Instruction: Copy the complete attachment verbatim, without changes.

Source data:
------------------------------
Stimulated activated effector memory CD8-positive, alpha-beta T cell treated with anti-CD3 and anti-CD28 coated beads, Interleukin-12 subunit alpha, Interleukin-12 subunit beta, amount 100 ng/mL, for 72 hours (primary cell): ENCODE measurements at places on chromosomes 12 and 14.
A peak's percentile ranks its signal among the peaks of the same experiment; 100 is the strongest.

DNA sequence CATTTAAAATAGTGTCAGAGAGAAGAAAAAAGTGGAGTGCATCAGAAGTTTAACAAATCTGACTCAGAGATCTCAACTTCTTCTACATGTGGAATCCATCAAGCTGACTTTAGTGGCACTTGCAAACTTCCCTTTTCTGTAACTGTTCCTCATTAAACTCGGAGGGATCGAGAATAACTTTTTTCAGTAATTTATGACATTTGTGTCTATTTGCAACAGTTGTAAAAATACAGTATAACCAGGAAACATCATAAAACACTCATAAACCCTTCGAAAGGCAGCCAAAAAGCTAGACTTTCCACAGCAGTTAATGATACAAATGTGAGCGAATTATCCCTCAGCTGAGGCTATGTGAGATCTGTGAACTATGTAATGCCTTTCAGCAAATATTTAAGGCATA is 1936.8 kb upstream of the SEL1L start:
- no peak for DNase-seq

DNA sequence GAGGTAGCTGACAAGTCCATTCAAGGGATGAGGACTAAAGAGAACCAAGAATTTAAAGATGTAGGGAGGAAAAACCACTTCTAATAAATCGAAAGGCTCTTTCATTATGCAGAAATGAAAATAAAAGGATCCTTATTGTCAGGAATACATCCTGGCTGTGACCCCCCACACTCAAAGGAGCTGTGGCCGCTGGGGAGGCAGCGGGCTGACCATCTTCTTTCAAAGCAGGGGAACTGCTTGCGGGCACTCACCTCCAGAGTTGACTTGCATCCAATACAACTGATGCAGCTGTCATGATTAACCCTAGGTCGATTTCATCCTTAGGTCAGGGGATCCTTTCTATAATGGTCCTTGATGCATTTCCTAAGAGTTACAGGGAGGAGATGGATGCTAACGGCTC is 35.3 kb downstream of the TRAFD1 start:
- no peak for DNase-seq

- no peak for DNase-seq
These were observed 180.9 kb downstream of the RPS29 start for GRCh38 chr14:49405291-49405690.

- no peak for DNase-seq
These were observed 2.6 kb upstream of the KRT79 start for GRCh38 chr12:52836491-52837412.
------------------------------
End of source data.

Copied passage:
Stimulated activated effector memory CD8-positive, alpha-beta T cell treated with anti-CD3 and anti-CD28 coated beads, Interleukin-12 subunit alpha, Interleukin-12 subunit beta, amount 100 ng/mL, for 72 hours (primary cell): ENCODE measurements at places on chromosomes 12 and 14.
A peak's percentile ranks its signal among the peaks of the same experiment; 100 is the strongest.

DNA sequence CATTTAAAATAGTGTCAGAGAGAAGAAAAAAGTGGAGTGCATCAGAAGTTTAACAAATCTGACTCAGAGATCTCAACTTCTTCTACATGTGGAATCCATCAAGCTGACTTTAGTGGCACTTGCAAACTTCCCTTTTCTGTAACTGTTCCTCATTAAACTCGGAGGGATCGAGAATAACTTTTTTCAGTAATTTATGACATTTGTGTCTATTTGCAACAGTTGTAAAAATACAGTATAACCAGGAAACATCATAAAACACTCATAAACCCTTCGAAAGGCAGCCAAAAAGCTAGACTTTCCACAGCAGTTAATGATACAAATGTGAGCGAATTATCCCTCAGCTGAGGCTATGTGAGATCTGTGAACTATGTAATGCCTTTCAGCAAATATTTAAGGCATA is 1936.8 kb upstream of the SEL1L start:
- no peak for DNase-seq

DNA sequence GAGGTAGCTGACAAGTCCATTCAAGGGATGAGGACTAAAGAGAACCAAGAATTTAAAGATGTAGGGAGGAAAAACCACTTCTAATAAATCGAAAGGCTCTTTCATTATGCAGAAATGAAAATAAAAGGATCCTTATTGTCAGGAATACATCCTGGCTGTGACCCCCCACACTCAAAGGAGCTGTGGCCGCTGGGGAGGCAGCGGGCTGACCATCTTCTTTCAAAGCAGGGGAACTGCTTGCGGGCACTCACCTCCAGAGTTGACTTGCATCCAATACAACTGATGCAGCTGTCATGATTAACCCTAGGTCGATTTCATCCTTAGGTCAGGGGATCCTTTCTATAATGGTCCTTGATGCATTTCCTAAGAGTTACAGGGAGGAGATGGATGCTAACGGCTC is 35.3 kb downstream of the TRAFD1 start:
- no peak for DNase-seq

- no peak for DNase-seq
These were observed 180.9 kb downstream of the RPS29 start for GRCh38 chr14:49405291-49405690.

- no peak for DNase-seq
These were observed 2.6 kb upstream of the KRT79 start for GRCh38 chr12:52836491-52837412.